Easter (or Spring Blooming) Cactus
I have a plant that I thought was a Christmas Cactus even though the leaves looked a little different than my other Christmas cactus, but it never bloomed in December. I just looked at it and it has lots of buds, but now I’m not sure what it is???
Your plant is called an Easter Cactus (or Spring Cactus) and although it resembles a Christmas Cactus, it is a member of a totally different family. Christmas Cactus are members of the Schlumbergera family while the Easter cactus is a type of Rhipsalidopsis. Both plants have flat segmented stems with slightly serrated edges. The segments are really the leaves of the plant. An Easter Cactus blooms during the spring and is a little more finicky than a Christmas Cactus. Here are some care tips on how to grow an Easter Cactus.
Light: Medium bright light, but no direct sun. Too much light causes the leaves to get a reddish color (sort of pretty).
Water: Keep the soil barely moist but never soggy. If an Easter Cactus totally dries out, leaf segments fall off.
Plant Food: Feed monthly with a balanced plant food when the plant is actively growing and producing new leaves. Dilute your fertilizer to 1/2 the recommended strength. Do not feed once buds appear.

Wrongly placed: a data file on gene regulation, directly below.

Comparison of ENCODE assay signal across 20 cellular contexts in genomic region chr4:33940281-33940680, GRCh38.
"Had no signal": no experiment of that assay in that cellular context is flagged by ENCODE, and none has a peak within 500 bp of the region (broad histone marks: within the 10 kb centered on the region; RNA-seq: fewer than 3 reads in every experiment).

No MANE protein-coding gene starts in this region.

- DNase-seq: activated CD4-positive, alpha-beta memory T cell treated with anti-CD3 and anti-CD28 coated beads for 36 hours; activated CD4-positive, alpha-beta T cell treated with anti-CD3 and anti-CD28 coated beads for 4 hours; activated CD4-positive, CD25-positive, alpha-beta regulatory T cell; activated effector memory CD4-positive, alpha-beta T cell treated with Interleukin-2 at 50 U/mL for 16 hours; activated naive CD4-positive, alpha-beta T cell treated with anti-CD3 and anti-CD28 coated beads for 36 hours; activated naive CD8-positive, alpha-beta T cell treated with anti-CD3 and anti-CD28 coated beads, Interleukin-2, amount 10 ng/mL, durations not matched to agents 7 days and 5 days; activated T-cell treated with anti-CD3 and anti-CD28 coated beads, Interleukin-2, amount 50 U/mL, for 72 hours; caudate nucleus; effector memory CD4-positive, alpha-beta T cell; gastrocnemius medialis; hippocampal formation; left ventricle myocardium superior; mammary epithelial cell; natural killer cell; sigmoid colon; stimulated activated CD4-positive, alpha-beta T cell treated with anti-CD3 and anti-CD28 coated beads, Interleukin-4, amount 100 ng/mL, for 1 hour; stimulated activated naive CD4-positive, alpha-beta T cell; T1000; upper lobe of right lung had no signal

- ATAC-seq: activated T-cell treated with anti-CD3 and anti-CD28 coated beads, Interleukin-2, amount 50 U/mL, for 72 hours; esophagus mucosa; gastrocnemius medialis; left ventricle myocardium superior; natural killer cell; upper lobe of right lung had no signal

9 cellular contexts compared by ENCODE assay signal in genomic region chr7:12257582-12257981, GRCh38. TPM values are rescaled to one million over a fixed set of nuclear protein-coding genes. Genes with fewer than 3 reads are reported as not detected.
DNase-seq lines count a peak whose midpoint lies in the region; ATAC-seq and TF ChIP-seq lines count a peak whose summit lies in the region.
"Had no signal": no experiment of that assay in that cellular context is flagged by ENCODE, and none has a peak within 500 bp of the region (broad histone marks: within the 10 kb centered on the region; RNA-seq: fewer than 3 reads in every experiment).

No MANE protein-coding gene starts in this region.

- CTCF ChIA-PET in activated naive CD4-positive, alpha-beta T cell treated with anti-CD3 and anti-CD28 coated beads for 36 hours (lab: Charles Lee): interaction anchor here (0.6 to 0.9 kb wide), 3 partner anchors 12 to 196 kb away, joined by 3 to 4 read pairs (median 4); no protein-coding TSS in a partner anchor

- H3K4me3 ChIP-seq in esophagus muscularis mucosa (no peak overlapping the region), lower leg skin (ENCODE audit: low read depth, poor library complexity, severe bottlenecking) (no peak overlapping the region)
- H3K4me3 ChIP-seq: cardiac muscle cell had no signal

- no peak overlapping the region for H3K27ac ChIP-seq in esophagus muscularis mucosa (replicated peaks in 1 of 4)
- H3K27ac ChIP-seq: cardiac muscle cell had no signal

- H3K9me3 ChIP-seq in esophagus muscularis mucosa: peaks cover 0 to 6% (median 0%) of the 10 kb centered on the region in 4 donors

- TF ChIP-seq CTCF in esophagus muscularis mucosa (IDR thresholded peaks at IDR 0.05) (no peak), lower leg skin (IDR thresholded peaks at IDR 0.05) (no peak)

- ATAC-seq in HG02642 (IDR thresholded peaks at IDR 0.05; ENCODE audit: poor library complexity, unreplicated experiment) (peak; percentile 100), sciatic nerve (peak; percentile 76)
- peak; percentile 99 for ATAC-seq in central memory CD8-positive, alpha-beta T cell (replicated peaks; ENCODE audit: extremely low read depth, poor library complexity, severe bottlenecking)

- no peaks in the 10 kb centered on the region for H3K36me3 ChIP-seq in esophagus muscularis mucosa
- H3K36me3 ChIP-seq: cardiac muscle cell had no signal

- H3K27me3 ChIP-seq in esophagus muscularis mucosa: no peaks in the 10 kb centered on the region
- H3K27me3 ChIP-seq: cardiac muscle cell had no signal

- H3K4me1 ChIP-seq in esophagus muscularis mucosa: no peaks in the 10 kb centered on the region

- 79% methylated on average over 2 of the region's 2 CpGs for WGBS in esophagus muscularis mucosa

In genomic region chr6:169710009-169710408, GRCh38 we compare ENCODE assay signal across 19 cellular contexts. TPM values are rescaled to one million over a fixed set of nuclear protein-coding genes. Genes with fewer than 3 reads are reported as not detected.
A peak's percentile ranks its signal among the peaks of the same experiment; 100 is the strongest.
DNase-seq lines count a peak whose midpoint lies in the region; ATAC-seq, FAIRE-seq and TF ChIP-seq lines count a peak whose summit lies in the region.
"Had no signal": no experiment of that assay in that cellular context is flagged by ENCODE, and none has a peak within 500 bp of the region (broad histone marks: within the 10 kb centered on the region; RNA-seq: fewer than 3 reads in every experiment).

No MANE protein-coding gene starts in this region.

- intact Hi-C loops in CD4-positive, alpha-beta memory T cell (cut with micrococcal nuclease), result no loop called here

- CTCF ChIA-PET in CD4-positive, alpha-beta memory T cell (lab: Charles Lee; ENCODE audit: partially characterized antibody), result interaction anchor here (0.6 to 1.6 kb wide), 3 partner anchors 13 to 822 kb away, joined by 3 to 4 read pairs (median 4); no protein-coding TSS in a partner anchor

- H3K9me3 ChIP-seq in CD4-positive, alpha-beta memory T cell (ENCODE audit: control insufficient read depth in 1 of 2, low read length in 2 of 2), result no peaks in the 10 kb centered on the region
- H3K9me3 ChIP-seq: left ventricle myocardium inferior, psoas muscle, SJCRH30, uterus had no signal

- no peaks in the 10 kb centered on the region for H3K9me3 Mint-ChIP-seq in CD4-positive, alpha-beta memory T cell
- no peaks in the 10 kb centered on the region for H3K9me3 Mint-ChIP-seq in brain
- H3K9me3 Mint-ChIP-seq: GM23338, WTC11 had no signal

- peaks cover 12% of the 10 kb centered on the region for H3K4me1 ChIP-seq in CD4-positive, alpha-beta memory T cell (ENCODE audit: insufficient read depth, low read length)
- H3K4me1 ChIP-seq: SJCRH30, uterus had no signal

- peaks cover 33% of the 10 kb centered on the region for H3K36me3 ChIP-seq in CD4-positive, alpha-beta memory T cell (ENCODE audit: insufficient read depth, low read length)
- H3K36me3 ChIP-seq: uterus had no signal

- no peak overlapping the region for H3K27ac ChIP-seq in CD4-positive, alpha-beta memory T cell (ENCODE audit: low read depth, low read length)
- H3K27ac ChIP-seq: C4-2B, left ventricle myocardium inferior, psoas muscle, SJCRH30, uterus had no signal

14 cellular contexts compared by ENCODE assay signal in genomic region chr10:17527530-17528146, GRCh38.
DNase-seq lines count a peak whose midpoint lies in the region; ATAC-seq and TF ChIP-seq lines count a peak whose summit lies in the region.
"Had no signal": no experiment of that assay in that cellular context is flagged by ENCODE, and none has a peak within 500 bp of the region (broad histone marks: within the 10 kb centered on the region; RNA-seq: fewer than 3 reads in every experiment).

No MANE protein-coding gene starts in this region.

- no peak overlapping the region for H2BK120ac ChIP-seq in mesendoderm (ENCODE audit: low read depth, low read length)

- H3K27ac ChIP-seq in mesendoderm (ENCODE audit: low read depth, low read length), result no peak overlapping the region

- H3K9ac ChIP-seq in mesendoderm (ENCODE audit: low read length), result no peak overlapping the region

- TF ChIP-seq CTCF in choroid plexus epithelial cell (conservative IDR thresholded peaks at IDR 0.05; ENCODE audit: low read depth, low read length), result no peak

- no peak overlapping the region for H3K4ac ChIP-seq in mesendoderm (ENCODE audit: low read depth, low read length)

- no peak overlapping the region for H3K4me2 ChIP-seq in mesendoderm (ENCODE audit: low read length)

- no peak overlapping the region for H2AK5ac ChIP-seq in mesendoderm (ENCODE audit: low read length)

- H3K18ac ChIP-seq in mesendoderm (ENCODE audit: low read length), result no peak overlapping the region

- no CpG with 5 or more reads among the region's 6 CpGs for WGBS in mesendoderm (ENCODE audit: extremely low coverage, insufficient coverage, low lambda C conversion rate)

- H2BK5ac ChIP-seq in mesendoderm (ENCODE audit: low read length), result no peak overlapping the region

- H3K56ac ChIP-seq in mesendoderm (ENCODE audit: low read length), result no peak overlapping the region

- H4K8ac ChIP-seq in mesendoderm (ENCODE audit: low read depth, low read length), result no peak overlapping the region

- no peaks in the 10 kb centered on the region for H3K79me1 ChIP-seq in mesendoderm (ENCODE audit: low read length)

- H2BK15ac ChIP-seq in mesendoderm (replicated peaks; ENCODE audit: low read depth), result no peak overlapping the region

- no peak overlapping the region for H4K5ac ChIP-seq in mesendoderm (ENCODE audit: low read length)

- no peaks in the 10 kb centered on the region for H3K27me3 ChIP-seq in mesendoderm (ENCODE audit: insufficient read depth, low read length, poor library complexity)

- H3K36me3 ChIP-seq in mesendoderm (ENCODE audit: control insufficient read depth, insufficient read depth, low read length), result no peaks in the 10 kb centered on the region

Potting: Re-pot every few years in the spring. These plants like to be root bound, so it may need new soil but not a larger container.
Temperature: Easter Cactus like cool temperatures, even during the day. These plants can bloom for months when nighttime temperatures are 55° to 60° F. (13°-16° C.).
Flowering: Easter Cactus, like Christmas Cactus, are photo-tropic plants. During the winter, the cool temperature, long nights, and fairly dry soil encourages buds to form around Easter. Around February, move an Easter Cactus to a place that is a warmer during the day but still around 65°F (18.3°C) at night if possible.